Characters are one shade of light in a dark room. – Daniel Greene
Back to the grind. The warm up in the Midwest must be affecting my brain like the rest of Minnesota. Everyone is outside walking their pets. I even saw one person carrying their cat who meowed the whole time but that’s another topic all together. The exciting part is that we’re walking around in our trendy sweat suits and spring jackets. One layer of fluff has been taken off and we’re all smiles about it up here. Warm weather is an event up here.
Now, it’s time to focus on our topic for this week. Maybe this is selfish but I want to work on shaping my characters a little bit better. After all these exercises, I realized that my way of writing was kind of sloppy. I don’t outline. I do fill out character sheets but when I look their too skimpy. Since, the exercises that I’ve shared have helped, I’m not going to stop myself. The world building exercises of last month really helped put my fictional world into focus. I have a new sheet filled with the colors of the world, a more detailed history before my characters inserted themselves, and the stakes for story are better set. Yes, just in case you’ve been following – you’re not crazy this is another novel I have going that’s set in a fantasy world.
Using the same tools that I’ve picked up from other fantasy authors, I’m going to starting using my chisel. Following yesterday’s post, since I’m no Michael Angelo, I’m going to take baby steps. The difference is that I have better tools in belt than before, and I’ve learned to listen better. At the end of this week, my goal is to have something down on paper even if it’s a first sketch of their character. My skimpy character sheets will turn into two or more.
Why? I realized that my blocks are because of lack of detail. I need to get to know my characters better. I stopped because they fade in and out and that’s not what I want my audience to read. According to fantasy writer, Daniel Greene, characters are one shape of light in a dark room. The exercise he shares is to think of a dark room with your characters. They should be the only light. What color do they give off when you see them? In other words, they should be what’s in focus during the telling of your story. Settings are just backdrops.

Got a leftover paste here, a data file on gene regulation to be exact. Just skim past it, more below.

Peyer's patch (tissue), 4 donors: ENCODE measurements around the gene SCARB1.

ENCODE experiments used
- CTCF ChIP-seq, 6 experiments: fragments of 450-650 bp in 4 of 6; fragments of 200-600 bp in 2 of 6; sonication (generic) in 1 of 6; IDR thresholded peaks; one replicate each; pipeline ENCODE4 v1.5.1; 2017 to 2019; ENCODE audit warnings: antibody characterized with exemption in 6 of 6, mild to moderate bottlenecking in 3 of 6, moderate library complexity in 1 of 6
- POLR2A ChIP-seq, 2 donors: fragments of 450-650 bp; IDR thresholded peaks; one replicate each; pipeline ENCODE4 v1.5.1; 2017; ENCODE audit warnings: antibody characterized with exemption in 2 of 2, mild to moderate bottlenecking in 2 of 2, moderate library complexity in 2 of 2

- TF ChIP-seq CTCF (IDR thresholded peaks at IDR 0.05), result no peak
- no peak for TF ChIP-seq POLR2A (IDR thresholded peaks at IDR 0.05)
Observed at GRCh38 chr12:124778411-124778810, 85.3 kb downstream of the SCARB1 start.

How great would it be if your audiences wished your characters, at least your hero, was real while they read or when they finished your book? Let’s face it – we all get enough of Murphy and Universal laws. Let them shine through your story. David Mamet had a moment of pride as an writer when audience members stood up shouting with anger during his plays. The moments were so real and relatable that the lines of reality blurred. Sadly, I shouldn’t have to write a disclaimer but know that I’m talking about moments of inspiration or overcoming through heroes. I define having a winning moment to be when a nerd triumphs over a bully
Writing Engaging Fantasy Characters with Daniel Greene
https://youtu.be/WyTixwXjemM Follow as I post on my progress throughout the month and share the experience.
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